3 Takeaways from Raiders' Week 4 Loss

Joe Tansey@JTansey90Featured ColumnistOctober 5, 2021

3 Takeaways from Raiders' Week 4 Loss

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    Ashley Landis/Associated Press

    The Las Vegas Raiders became the 31st team in the NFL to suffer their first loss on Monday night. 

    Jon Gruden's team was outmatched from the start by the Los Angeles Chargers. The Raiders failed to score a single point in the first half. 

    Las Vegas' only points inside Sofi Stadium came in the third quarter, when Derek Carr tried to lead a comeback through the air. 

    Carr hooked up with Darren Waller and Hunter Renfrow on scoring throws, but the Raiders were unable to produce any other scoring drives as the Chargers pulled away in the fourth. 

    The loss dropped the Raiders to 3-1 overall and 0-1 in the AFC West, which has been one of the best divisions in football so far this season. 

    Las Vegas is by no means out of the AFC West hunt, but it needs to correct some things to ensure it can beat the Chargers in their second meeting and be competitive in other games moving forward. 

Poor Start Doomed Chances of Going 4-0

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    Marcio Jose Sanchez/Associated Press

    The Raiders did very little right in the opening 30 minutes. 

    They put themselves in a hole from the start. The Chargers opened the game with a 12-play, 75-yard drive that ended in a Justin Herbert pass to Donald Parham. 

    After nine scoreless drives between the two teams, the home side struck for consecutive touchdown drives to finish off the half. 

    Las Vegas had no answer for the first scoring drive, as it went three-and-out, which was a familiar theme in the first half. 

    The Raiders started the contest with three consecutive three-play drives. They did not have more than six plays on a single drive in the opening half. 

    The offensive inefficiency combined with the inability to make stops in key moments doomed the Raiders' chances of earning their fourth win.

    Carr led a valiant effort in the third quarter, but that comeback fizzled out once the Chargers defense found its footing again in the fourth quarter. 

Passing Defense Gave Up Too Many Big Plays

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    Kyusung Gong/Associated Press

    Five of the eight Chargers players who caught a pass on Monday had at least one gain of 10 or more yards through the air.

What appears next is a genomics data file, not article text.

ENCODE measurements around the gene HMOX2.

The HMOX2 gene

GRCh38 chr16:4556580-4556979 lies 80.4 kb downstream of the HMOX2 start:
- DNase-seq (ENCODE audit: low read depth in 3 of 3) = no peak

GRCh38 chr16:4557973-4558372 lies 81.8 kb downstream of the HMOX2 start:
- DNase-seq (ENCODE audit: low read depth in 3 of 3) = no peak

The most deflating concession from the Raiders occurred in the fourth quarter, when Herbert connected with Jared Cook for a 13-yard pass play on 4th-and-2 from midfield. 

    The Chargers went on to score their final touchdown six plays later. That scoring play ended Las Vegas' comeback hopes. 

    Las Vegas was gashed for big gains in untimely spots all night on scoring drives starting with Herbert's 22-yard passing play to Cook on the opening series.

    The Raiders defense was nowhere to be found in the second quarter, when Stephen Anderson burst out of the backfield for a 34-yard pass and catch with Herbert. That was the highest-gaining play on Los Angeles' second touchdown drive. 

    Herbert used three pass plays of nine yards or more to finish off his team's final scoring drive of the first half. Austin Ekeler completed that series with a 14-yard touchdown reception. 

    Las Vegas conceded 5.1 yards per play and allowed the Chargers to go 2-of-3 in fourth-down situations. 

    The Raiders need to use the loss as a teaching moment defensively. If they continue to get gashed for large gains in divisional games, they could find themselves near, or at, the bottom of the AFC West. 

Rushing Attack Was Ineffective

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    Marcio Jose Sanchez/Associated Press

    The Raiders could not get a consistent rushing attack going on Monday night. 

    Las Vegas finished with 48 yards on the ground. The Chargers ran all over the Raiders defense with 168 rushing yards. 

    That was the lowest rushing yard total of the young season for Las Vegas, and it was a major comedown from the 140-yard outing on the ground in Week 3 versus the Miami Dolphins

    Josh Jacobs was limited to 40 yards on 13 carries. Kenyan Drake and Peyton Barber touched the ball once each in the ground attack. 

    Part of the inefficiency on the ground was caused by the need to throw right away in the second half. 

    However, if the Raiders were able to deal with Los Angeles' front seven better, they may have sustained a few more first-half drives and gotten close to scoring points. 

    Instead, the Raiders offense struggled through the opening 30 minutes before the small spark was lit out of halftime. 

    The Raiders need to find a solution to this issue during the week. If not, they could run into the same problems against the Chicago Bears in Week 5. The Bears have held three of their four opponents under 100 rushing yards this season. 


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